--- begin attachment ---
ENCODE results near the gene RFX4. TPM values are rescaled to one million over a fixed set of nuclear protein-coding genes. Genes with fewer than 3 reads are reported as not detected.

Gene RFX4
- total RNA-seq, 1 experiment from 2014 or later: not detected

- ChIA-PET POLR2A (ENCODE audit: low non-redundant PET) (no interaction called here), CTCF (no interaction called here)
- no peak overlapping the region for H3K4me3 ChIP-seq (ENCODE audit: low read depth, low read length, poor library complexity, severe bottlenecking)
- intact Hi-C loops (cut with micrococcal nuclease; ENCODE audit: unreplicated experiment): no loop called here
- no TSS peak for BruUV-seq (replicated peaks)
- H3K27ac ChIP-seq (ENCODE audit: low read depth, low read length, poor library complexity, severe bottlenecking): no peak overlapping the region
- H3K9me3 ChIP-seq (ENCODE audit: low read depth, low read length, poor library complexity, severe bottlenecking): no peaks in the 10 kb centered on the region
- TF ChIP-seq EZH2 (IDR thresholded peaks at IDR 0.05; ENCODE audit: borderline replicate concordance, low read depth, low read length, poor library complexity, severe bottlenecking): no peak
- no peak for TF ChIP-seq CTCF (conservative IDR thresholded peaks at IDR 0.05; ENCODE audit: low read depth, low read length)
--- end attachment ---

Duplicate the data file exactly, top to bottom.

ENCODE results near the gene RFX4. TPM values are rescaled to one million over a fixed set of nuclear protein-coding genes. Genes with fewer than 3 reads are reported as not detected.

Gene RFX4
- total RNA-seq, 1 experiment from 2014 or later: not detected

- ChIA-PET POLR2A (ENCODE audit: low non-redundant PET) (no interaction called here), CTCF (no interaction called here)
- no peak overlapping the region for H3K4me3 ChIP-seq (ENCODE audit: low read depth, low read length, poor library complexity, severe bottlenecking)
- intact Hi-C loops (cut with micrococcal nuclease; ENCODE audit: unreplicated experiment): no loop called here
- no TSS peak for BruUV-seq (replicated peaks)
- H3K27ac ChIP-seq (ENCODE audit: low read depth, low read length, poor library complexity, severe bottlenecking): no peak overlapping the region
- H3K9me3 ChIP-seq (ENCODE audit: low read depth, low read length, poor library complexity, severe bottlenecking): no peaks in the 10 kb centered on the region
- TF ChIP-seq EZH2 (IDR thresholded peaks at IDR 0.05; ENCODE audit: borderline replicate concordance, low read depth, low read length, poor library complexity, severe bottlenecking): no peak
- no peak for TF ChIP-seq CTCF (conservative IDR thresholded peaks at IDR 0.05; ENCODE audit: low read depth, low read length)